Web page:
Q

For the offence of conspiring to defeat the course of justice under S116 CA61 to be committed what does not have to have happened?

A
  • Prosecution does not have to have been pending at the time of the alleged conduct.
43
Q

When is the offence of conspiracy completed?

A
  • When the agreement is made accompanied with the required intent.
44
Q

What is the distinction between “aiding an abetting” and “inciting, counselling and procuring”?

A
  • Aiding and abetting requires the person to be present at the scene before or at the time offence
  • inciting, counselling and procuring actions taken before offence is carried out.
45
Q

What is the principle difference between a party to an offence and an accessory after the fact?

A
  • A party is involved in the offence before or during it

- Accessories are involved after the offence

46
Q

Who may approve a prosecution for perjury to begin?

A
  • It should be recommended by the Courts or directed by the Commissioner. You may start an investigation before hand.
47
Q

What are 2 main points be covered with an offender for perjury?

A
  • They knew the assertion was false

- and intended to mislead the tribunal

48
Q

What is the function of the Judge and jury?

A

Judge - Must decide if the offender left the preparation stage and was trying to complete the offence

Jury - Must decide if the facts presented have been proved beyond reasonable doubt. Then decide if the acts are close to the full offence.

49
Q

Who can apply for restraining orders?

A
  • Only members of the Asset recovery unit
50
Q

How might the involvement of other parties be established?

A
  • Reconstruction shows other parties were involved
  • Main offender says others were involved
  • Witness provides evidence that others were involved
  • Receiving info that others were involved
51
Q

Define what giving evidence is?

A
  • Means to give evidence in a proceeding in one of the three ways
  • Normal way (in person or affidavit)
  • Alternative way (CCTV, DVD or screens)
  • Or in any other way provided under this Act.
52
Q

What is a principle offender?

A
  • Principle offender is liable under S66(1)(a)
  • If they satisfy the actus reus and mens Rea of the offence
  • There can be more than one principle offender
53
Q

When are you not able to charge with an attempt?

A
  • Offence depends on reckless or negligence (manslaughter)
  • Attempt is included in the definition
  • The act has been completed
54
Q

When is an act is legally impossible?

A
  • When the completed act would not be an offence.

- The suspect cannot be convicted of an attempt even when they had criminal intent.

55
Q

How can you prove an offenders intent for conspiracy and who’s responsibility is it?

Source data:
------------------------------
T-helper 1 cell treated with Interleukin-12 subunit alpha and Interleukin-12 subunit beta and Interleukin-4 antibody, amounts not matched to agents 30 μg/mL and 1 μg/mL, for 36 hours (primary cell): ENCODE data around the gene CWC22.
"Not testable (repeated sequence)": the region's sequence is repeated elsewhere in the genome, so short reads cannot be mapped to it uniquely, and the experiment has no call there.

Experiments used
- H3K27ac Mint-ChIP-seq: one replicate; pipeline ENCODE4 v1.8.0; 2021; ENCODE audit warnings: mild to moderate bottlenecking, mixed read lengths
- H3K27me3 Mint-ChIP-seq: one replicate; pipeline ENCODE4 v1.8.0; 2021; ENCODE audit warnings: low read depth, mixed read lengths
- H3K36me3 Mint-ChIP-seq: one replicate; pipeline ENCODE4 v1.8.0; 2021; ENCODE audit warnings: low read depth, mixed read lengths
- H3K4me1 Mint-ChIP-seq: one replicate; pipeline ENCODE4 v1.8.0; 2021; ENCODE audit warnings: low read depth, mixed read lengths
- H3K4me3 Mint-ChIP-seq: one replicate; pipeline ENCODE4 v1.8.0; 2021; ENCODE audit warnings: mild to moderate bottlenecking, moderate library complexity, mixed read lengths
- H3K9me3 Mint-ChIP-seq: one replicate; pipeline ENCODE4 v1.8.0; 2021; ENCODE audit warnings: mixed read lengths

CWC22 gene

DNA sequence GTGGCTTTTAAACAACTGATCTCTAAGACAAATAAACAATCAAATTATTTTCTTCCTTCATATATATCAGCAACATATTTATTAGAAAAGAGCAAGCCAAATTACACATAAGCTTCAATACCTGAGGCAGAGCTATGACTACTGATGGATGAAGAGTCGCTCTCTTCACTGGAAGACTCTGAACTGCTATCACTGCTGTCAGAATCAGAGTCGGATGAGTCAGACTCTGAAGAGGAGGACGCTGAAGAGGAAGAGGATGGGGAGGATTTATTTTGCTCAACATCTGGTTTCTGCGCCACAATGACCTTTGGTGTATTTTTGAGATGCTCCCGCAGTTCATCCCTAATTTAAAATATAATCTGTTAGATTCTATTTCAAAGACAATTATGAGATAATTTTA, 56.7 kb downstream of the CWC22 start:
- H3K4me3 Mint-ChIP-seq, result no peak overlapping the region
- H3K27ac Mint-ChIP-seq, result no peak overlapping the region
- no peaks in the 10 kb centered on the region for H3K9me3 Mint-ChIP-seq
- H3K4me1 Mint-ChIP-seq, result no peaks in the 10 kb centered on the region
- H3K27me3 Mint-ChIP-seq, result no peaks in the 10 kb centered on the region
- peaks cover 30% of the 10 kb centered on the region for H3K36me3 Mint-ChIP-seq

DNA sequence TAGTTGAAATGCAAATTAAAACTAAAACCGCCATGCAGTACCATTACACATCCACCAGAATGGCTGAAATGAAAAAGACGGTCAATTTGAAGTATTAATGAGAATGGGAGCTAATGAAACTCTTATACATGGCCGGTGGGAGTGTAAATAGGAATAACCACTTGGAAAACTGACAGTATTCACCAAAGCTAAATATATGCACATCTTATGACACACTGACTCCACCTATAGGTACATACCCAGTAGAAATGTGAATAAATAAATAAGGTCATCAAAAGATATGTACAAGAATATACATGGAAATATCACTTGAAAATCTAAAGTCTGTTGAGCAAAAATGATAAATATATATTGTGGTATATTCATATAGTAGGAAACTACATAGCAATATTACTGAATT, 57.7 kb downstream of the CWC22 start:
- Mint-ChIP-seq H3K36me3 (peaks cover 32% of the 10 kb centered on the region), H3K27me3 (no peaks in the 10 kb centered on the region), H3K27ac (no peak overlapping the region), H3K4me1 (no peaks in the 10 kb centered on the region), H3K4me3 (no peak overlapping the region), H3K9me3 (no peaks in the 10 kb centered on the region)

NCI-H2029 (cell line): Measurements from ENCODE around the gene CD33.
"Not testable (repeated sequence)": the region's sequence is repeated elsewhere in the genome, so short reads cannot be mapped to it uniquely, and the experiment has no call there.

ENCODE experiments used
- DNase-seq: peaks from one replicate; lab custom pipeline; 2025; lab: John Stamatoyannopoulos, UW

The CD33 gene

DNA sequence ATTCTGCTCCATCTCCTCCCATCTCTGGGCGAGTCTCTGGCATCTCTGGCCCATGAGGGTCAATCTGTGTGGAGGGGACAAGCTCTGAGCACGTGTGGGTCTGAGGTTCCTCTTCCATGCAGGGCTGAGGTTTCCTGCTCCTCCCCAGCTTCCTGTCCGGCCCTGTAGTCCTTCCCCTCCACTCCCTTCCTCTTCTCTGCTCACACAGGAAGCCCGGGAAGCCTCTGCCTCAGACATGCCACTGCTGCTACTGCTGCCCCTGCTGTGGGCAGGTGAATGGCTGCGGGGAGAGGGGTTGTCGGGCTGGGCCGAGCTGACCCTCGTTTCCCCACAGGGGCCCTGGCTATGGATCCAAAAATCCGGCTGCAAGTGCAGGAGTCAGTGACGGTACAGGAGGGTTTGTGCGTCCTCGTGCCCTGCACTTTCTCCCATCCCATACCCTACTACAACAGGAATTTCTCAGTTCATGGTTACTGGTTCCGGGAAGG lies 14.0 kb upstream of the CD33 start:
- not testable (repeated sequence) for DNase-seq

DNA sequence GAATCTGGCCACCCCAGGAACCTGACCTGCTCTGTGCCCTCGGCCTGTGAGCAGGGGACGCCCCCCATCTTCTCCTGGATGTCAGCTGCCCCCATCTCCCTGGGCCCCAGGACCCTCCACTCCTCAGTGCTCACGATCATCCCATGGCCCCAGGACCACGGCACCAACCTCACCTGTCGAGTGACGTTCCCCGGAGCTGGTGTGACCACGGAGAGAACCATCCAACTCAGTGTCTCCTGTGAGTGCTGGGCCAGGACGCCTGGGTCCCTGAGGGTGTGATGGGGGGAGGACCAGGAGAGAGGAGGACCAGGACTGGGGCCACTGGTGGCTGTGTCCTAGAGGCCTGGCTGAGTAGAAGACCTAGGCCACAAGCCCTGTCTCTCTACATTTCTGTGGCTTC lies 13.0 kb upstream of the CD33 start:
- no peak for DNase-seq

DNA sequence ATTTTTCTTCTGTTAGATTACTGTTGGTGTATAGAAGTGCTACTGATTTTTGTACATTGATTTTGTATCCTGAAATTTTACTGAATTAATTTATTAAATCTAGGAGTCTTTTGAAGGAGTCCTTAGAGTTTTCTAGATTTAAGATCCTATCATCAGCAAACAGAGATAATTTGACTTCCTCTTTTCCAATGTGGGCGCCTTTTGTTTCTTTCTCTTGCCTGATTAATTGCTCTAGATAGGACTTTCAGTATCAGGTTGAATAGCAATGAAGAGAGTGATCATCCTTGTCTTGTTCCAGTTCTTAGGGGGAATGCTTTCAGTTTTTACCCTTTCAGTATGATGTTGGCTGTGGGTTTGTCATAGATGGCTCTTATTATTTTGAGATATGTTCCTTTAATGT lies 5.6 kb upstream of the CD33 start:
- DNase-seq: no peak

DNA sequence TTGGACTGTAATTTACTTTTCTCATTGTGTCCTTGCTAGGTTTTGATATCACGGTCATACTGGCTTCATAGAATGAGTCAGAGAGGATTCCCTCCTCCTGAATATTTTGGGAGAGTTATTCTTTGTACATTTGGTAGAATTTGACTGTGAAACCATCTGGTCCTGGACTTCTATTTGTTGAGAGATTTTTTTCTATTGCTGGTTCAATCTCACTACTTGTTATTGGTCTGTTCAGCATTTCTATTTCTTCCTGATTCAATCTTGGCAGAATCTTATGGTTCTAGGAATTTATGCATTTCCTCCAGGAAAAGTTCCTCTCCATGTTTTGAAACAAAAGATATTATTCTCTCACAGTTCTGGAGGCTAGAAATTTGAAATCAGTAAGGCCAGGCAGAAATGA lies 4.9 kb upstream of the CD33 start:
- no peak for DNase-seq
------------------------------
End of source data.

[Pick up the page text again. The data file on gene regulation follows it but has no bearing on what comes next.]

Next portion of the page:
A
  • It is up to the prosecution prove this beyond reasonable doubt by showing
  • Offender words, actions during or after the event
  • Surrounding circumstances
  • Nature of the act
56
Q

Briefing give examples of each of the following?

  • Receives
  • Comforts
  • Tampers with
  • Actively suppresses
A

Receives - Offering shelter or hiding
Comforts - Providing food or clothing
Tampers with - Changes evidence against the offender
Actively suppresses - Conceals or destroys evidence against the offender

57
Q

What is the imprisonment term for an attempt?

A
  • Half the offence attempted and up to 10 yrs
58
Q

What is significant criminal activity?

A
  • Offence of 5 yrs or more or proceeds are of $30,000 or more
59
Q

There are two questions for the test of proximity. What are they?

A
  • Has the offender done anything more than getting himself into a position to attempt
  • Has the offender actually commenced execution.
60
Q

Under what circumstances can you charge someone as being an accessory after the fact when they have received goods dishonestly obtained?

A
  • If the person has received the goods with a view of helping the offender and enabling them to evade justice.
  • Most receivers purchase for their own gain but when the above is proven an AATF is appropriate charge.
61
Q

What are the 3 phrases of the money laundering cycle?

A
  • Placement = Cash enters the financial system
  • Layering = Money involved in a number of transactions
  • Integration = Money is fixed with unlawful funds with the appearance of legitimacy.
62
Q

What are 3 ways tittle can be avoided?

A
  • Communication directly with the deceiver
  • Take all reasonable steps to bring to their intention
  • Advise Police of the circumstances
63
Q

What is voidable title?

A
  • When an innocent party buys property that has been obtained by deception and before title is avoided the purchaser has brought good title.
64
Q

What is an act?

A
  • To act or do something to bring a result
65
Q

What was held in relation to multiple offenders in R v Reneta?

A

R v Renata

  • 3 offenders beat the victim to death. Prosecution could not prove which blow was the fatal one or who did it.
  • The Courts held that where the main offender could not be identified it was sufficient that each party was the principle offender or party in a way that contemplated S66(1).
66
Q

What are 3 examples of actual proof of assistance?

A
  • Keeping a look out someone committing an offence
  • Providing a screwdriver for someone committing TXC
  • Telling someone neighbours are away, giving them means to commit burglary.
67
Q

What is meant by the term ‘proceeds’ relating to S243 Money Laundering?

A
  • Any property that is derived or realised directly or indirectly by any person from the commission of an offence.
68
Q

How is the term ‘money laundering’ defined?

A
  • Is the process of which income and assets are obtained from criminal activity and are converted or disguised as legitimate income.
69
Q

Where a person is charged with the attempt but the evidence later shows he did in fact commit the full offence. Can he be convicted with the full offence?

A
  • No can only be convicted of the attempt.
70
Q

If someone conspires to commit an offence outside NZ are they liable?

A
  • It is an offence to conspire to commit or do anything in any part of the world that would be an offence in NZ
  • There is a defence if the person can prove the act is not an offence where it was to be committed.